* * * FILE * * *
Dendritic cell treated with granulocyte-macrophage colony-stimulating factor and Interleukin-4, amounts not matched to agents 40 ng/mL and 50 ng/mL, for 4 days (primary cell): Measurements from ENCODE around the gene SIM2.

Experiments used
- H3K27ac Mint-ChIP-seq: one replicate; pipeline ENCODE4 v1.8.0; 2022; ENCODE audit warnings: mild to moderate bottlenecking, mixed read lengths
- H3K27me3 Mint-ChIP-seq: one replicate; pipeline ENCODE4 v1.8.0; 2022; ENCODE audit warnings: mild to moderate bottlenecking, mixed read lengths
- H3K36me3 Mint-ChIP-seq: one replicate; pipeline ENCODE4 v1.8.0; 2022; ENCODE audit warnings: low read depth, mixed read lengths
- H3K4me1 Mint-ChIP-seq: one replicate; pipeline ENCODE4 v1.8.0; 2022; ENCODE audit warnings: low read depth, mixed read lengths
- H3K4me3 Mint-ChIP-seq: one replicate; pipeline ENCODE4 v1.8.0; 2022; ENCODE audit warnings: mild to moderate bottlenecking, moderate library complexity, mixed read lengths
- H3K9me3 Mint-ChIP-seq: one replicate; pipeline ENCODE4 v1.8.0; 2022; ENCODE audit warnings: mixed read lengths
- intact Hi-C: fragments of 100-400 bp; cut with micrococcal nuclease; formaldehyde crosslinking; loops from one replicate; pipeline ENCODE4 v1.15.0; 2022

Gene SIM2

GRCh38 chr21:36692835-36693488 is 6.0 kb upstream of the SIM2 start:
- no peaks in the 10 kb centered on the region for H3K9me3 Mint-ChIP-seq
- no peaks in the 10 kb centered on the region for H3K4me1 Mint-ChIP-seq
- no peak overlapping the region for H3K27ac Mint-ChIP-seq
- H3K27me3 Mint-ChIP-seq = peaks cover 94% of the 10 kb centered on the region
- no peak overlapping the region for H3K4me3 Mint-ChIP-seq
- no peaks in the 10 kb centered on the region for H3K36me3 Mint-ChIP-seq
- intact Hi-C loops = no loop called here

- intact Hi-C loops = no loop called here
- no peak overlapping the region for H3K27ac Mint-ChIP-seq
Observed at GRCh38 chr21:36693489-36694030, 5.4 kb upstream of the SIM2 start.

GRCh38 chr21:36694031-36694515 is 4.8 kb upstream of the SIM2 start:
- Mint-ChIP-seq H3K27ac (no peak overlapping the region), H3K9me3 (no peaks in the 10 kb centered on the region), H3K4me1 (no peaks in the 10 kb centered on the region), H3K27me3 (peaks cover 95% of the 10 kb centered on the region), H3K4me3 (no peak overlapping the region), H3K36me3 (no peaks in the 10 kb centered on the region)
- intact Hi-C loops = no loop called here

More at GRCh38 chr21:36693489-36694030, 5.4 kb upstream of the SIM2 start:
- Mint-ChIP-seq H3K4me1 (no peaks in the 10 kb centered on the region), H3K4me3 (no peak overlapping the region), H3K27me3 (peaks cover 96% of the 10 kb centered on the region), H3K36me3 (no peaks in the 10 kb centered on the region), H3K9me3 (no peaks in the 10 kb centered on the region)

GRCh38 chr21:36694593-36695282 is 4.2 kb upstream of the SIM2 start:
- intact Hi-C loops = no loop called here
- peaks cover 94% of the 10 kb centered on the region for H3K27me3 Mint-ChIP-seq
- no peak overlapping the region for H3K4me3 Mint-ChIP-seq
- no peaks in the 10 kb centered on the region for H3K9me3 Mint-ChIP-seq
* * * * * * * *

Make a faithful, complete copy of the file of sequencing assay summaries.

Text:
Dendritic cell treated with granulocyte-macrophage colony-stimulating factor and Interleukin-4, amounts not matched to agents 40 ng/mL and 50 ng/mL, for 4 days (primary cell): Measurements from ENCODE around the gene SIM2.

Experiments used
- H3K27ac Mint-ChIP-seq: one replicate; pipeline ENCODE4 v1.8.0; 2022; ENCODE audit warnings: mild to moderate bottlenecking, mixed read lengths
- H3K27me3 Mint-ChIP-seq: one replicate; pipeline ENCODE4 v1.8.0; 2022; ENCODE audit warnings: mild to moderate bottlenecking, mixed read lengths
- H3K36me3 Mint-ChIP-seq: one replicate; pipeline ENCODE4 v1.8.0; 2022; ENCODE audit warnings: low read depth, mixed read lengths
- H3K4me1 Mint-ChIP-seq: one replicate; pipeline ENCODE4 v1.8.0; 2022; ENCODE audit warnings: low read depth, mixed read lengths
- H3K4me3 Mint-ChIP-seq: one replicate; pipeline ENCODE4 v1.8.0; 2022; ENCODE audit warnings: mild to moderate bottlenecking, moderate library complexity, mixed read lengths
- H3K9me3 Mint-ChIP-seq: one replicate; pipeline ENCODE4 v1.8.0; 2022; ENCODE audit warnings: mixed read lengths
- intact Hi-C: fragments of 100-400 bp; cut with micrococcal nuclease; formaldehyde crosslinking; loops from one replicate; pipeline ENCODE4 v1.15.0; 2022

Gene SIM2

GRCh38 chr21:36692835-36693488 is 6.0 kb upstream of the SIM2 start:
- no peaks in the 10 kb centered on the region for H3K9me3 Mint-ChIP-seq
- no peaks in the 10 kb centered on the region for H3K4me1 Mint-ChIP-seq
- no peak overlapping the region for H3K27ac Mint-ChIP-seq
- H3K27me3 Mint-ChIP-seq = peaks cover 94% of the 10 kb centered on the region
- no peak overlapping the region for H3K4me3 Mint-ChIP-seq
- no peaks in the 10 kb centered on the region for H3K36me3 Mint-ChIP-seq
- intact Hi-C loops = no loop called here

- intact Hi-C loops = no loop called here
- no peak overlapping the region for H3K27ac Mint-ChIP-seq
Observed at GRCh38 chr21:36693489-36694030, 5.4 kb upstream of the SIM2 start.

GRCh38 chr21:36694031-36694515 is 4.8 kb upstream of the SIM2 start:
- Mint-ChIP-seq H3K27ac (no peak overlapping the region), H3K9me3 (no peaks in the 10 kb centered on the region), H3K4me1 (no peaks in the 10 kb centered on the region), H3K27me3 (peaks cover 95% of the 10 kb centered on the region), H3K4me3 (no peak overlapping the region), H3K36me3 (no peaks in the 10 kb centered on the region)
- intact Hi-C loops = no loop called here

More at GRCh38 chr21:36693489-36694030, 5.4 kb upstream of the SIM2 start:
- Mint-ChIP-seq H3K4me1 (no peaks in the 10 kb centered on the region), H3K4me3 (no peak overlapping the region), H3K27me3 (peaks cover 96% of the 10 kb centered on the region), H3K36me3 (no peaks in the 10 kb centered on the region), H3K9me3 (no peaks in the 10 kb centered on the region)

GRCh38 chr21:36694593-36695282 is 4.2 kb upstream of the SIM2 start:
- intact Hi-C loops = no loop called here
- peaks cover 94% of the 10 kb centered on the region for H3K27me3 Mint-ChIP-seq
- no peak overlapping the region for H3K4me3 Mint-ChIP-seq
- no peaks in the 10 kb centered on the region for H3K9me3 Mint-ChIP-seq